Washington Extra – Obama and the young vote

September 28, 2010

obama_rallyIf  President Obama really wants to get his groove back with young voters, he might want to get a bit more in synch with their musical tastes and a bit less in line with songs their parents — and grandparents — listened to. He’s got about 2,000 songs on his iPod, but – as he put it – his selections are more weighted to his childhood – his very young childhood – than to much that 20-somethings are listening to today.

“There’s still a lot of Stevie Wonder, a lot of Bob Dylan, a lot of Rolling Stones, a lot of R&B, a lot of Miles Davis and John Coltrane. Those are the old standards,” Obama said in an interview with Rolling Stone magazine released on Tuesday. He also listens to a lot of classical music. “I’m not a big opera buff in terms of going to opera, but there are days where Maria Callas is exactly what I need,” he said.

The president was born in 1961, which makes him little more than a toddler when some of his favorite artists had their biggest hits, something he and his handlers might want to keep in mind as he tries to connect with young voters and urge them to turn out in force on Nov. 2. The famed diva Callas was born in 1923, and died in 1977, when Obama was 16.

One test of Obama’s appeal was coming on Tuesday night, at a Democratic National Committee event at the University of Wisconsin in Madison that the party hopes will be reminiscent of the triumphant rallies – drawing 20,000, 50,000 and up toward 100,000 people – during the last weeks of his presidential campaign in 2008. Those rallies helped drive Obama into the White House, and party leaders hope some of the same magic will convince the 18-to-28-year-old set to head to the polls – and back Democrats running for the House and Senate.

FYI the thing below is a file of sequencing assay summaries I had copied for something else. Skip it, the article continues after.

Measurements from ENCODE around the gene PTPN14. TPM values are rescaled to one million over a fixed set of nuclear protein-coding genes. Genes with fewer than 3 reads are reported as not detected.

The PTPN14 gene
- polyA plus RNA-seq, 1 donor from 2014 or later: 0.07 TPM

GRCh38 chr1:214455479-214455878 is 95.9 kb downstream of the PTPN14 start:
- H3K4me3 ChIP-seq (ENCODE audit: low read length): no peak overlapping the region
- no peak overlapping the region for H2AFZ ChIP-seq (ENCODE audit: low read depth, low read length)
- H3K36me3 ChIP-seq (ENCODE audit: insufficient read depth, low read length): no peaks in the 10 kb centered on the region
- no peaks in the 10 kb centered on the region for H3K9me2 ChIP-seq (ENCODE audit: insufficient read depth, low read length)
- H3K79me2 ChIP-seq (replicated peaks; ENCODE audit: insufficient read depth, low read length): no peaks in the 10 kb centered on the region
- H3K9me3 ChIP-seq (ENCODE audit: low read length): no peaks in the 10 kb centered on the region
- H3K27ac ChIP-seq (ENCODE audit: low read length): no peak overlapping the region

Obama drew 17,000 to a rally in Madison in 2008. The singer Ben Harper will open for the president on Tuesday, as an extra incentive for the students to turn out.  It will become clear within the next few hours whether President Obama’s appeal is akin to Candidate Obama’s.

If the turnout is thin, despite everything, Obama might want to start sorting through his Maria Callas collection to get ready for Nov. 2.

For more on Obama’s efforts to regenerate enthusiasm among young voters, read here.

Here are our top stories from today…

Poll gives former Bush official big lead in Ohio

Republican Rob Portman, a senior official under former President George W. Bush, has opened a commanding 13-point lead over his Democratic rival in a Senate race in Ohio, a Reuters/Ipsos poll said. Portman, budget director and U.S. trade representative in Bush’s administration, leads Democrat Lee Fisher 50 percent to 37 percent barely more than one month before the November 2 congressional election.

For more of this story by John Whitesides, read here.

Amid doubts, deficit panel eyes retirement, tax